Graphic Novel

Five Questions for Markus Färber

Markus Färber: „Down River“ 2010Markus Färber, born in 1981, comes from Selbitz in Upper Franconia and studied art education in Würzburg. In 2004 he moved to Kassel to study illustration and comics there. Following study visits at the fine arts academies in Lisbon and Halle (under Prof. Hans-Georg Barber, Atak), he completed his studies in early 2011 with his comic project Reprobus and was accepted as a master-class student under Prof. Hendrik Dorgathen. His poster series for the Junges Theater Göttingen was included among the 100 Best Posters for 2012.

How did your book “Reprobus” come about?

The idea for Reprobus arose during a study visit in Burg Giebichstein in Halle. For a semester project there, I started doing a monochrome acrylic painting every day. Using acrylic paint for scumbling and thereby creating different grey tones fascinated me. This was the reason why I wanted to realise the comic project using acrylics.

The two levels of action in the story can be visually distinguished by their different styles: I painted one part in the classical sense; and the other with emphasis on lines and drawn in part with acrylic paint. In terms of content, Reprobus mainly arose out of my working through my Christian roots. During the discovery phase of my ideas for my thesis project I delved into legends about the saints. In particular in connection with St. Christopher, so many interesting aspects and ideas opened up for me that I took this figure as the main theme for my work.

Slidesshow by Markus Farber

You often work with motifs similar to wood-block prints. How did this come about?

In the past I worked a lot with linoleum prints. Above all, in my first semesters at the School of Art and Design in Kassel, I spent a lot of time in the print workshop. I love the smell of print colours and the rhythm of working at the machines. When I later drew with drawing ink and acrylic paints, this angular aesthetic of linoleum print came through in the pictures. I like the principle of high pressure with which you bring light into the image through carving. In my acrylic picture I work in a similar fashion, and move from darkness towards light.

What artists have influenced you?

Before I came to the art school I was mainly enthusiastic about expressionist graphics and painters such as Ludwig Kirchner and Max Beckmann. Later on, the monochromatic aesthetics of William Kentridge’s animated films inspired me to work with more contrasts and shadowing than colour. Only during my university studies did I discover the comic genre and realised that I could deploy my images in narrative terms. My inspirations here were artists like Peter Kuper and Charles Burns. But above all the extremely symbolic comics by David B. were an enrichment forme, both visually and in terms of content. His masterful graphic arrangements of his narratives are both imaginary as well as political without ever descending into kitsch. For Reprobus I also drew inspiration from altar paintings and iconographic depictions. Since I grew up in a religious environment, my understanding of graphics is of course influenced by religious symbols and gestures.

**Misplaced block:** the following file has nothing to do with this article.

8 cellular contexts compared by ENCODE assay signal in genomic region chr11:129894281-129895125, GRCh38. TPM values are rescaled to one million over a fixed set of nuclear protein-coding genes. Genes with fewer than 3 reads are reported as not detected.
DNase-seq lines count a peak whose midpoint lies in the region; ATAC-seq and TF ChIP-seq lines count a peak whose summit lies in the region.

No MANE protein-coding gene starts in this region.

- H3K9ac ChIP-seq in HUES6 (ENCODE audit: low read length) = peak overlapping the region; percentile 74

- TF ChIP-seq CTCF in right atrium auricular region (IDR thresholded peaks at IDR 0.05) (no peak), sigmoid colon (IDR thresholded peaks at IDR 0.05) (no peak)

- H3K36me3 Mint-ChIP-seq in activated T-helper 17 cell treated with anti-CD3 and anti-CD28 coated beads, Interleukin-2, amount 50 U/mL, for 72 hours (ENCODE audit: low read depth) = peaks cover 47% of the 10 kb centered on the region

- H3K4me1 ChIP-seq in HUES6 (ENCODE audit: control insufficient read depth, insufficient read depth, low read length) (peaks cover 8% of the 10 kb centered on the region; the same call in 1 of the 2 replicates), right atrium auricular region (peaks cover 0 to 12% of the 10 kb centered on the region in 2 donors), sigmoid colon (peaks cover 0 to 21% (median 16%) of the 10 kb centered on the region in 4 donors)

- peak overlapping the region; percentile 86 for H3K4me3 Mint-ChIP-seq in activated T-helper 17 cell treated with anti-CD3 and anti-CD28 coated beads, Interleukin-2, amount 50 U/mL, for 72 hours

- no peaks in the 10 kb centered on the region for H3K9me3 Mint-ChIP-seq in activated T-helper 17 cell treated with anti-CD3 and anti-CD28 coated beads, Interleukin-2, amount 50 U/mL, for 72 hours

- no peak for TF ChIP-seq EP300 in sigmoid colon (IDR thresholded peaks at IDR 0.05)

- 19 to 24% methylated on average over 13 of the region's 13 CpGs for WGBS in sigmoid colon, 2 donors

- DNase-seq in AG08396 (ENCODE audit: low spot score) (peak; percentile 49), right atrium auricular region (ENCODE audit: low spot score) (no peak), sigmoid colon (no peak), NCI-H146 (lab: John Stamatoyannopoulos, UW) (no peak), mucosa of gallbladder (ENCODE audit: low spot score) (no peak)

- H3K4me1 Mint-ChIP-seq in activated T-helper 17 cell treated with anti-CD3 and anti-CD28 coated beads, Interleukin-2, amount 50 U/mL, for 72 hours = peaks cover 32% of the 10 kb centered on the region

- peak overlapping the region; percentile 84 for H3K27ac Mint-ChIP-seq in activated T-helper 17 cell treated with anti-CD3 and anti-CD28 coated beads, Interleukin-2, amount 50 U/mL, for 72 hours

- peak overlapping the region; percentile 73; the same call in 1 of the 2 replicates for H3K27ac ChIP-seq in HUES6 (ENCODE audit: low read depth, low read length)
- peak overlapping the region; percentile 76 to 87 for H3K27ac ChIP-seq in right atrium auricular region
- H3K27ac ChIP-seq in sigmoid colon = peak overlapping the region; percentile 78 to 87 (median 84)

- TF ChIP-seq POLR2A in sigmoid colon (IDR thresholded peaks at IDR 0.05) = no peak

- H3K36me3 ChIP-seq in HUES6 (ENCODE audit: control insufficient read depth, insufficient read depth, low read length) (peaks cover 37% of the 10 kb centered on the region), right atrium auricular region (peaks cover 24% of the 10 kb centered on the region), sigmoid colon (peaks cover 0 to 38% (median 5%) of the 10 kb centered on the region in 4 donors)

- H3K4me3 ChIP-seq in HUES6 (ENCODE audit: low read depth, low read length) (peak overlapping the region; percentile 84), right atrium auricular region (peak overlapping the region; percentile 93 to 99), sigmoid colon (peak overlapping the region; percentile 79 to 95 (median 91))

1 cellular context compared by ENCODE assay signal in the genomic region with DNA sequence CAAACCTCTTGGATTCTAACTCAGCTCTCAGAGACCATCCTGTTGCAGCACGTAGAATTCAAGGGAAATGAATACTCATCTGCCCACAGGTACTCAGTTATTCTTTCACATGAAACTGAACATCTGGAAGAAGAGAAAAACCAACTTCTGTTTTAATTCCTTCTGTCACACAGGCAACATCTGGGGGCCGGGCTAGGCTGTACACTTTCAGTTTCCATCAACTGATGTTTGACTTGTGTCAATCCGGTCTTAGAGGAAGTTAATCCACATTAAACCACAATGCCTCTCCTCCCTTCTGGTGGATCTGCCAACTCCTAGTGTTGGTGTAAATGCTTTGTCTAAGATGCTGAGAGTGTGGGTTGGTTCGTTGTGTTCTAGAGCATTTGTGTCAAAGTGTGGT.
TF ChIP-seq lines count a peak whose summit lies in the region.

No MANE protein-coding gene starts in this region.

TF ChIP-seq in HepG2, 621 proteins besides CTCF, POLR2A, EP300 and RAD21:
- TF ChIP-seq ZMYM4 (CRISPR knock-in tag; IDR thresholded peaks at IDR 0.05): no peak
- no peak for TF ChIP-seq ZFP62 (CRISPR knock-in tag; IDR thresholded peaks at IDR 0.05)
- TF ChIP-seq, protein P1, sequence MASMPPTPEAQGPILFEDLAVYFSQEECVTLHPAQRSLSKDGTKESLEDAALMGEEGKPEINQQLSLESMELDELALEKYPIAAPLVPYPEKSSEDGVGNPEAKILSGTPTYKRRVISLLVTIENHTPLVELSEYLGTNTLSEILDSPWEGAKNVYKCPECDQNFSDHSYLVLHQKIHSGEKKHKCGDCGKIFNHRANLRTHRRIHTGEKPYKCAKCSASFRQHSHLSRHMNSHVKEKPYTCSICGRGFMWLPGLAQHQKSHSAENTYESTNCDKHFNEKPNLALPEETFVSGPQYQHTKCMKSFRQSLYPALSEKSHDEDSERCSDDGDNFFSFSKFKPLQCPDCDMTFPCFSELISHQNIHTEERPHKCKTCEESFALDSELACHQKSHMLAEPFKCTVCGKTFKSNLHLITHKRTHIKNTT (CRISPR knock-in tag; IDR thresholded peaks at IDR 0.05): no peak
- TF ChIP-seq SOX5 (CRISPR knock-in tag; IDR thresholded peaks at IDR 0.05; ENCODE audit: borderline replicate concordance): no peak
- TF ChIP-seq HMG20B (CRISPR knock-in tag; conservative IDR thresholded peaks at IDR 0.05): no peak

What was your time like as a master-class student under Hendrik Dorgathen?

As a master-class student, one can devote oneself to one’s own projects for a whole year, which perhaps have fallen by the wayside on account of the intensive work ahead of graduation. In addition, one supports the professor in his teaching activities, for instance introductory courses for students in the subject. This work with younger students was important for me, since I realised just what a treasury of experience I now have, and what fun it can be to share these experiences. My conversations with Hendrik Dorgathen were also important – starting with the question of what comes next after graduation and the way up to concrete fee agreements. During one’ studies one is in a protected space, and then one suddenly realises that one has to make one’s way all alone out there.

You have also worked in theatre. What was that like?

The most exciting thing was how the projected images determine the spatial sense and the atmosphere of the respective scenes – and how the actors react to these spaces. It was a great experiment for all involved, among other things because working with partially animated projection was a new experience for the actors. I found it interesting to be involved with the development of a theatrical piece and to be confronted with the participants. As an illustrator one mostly communicates via email or on the phone and only rarely sitting down at a table with the people involved. The theatre cooperation continued, and I concluded it by designing a poster series.

Rieke Harmsen conducted the interview.

Copyright: Goethe-Institut e. V., Internet-Redaktion
June 2013

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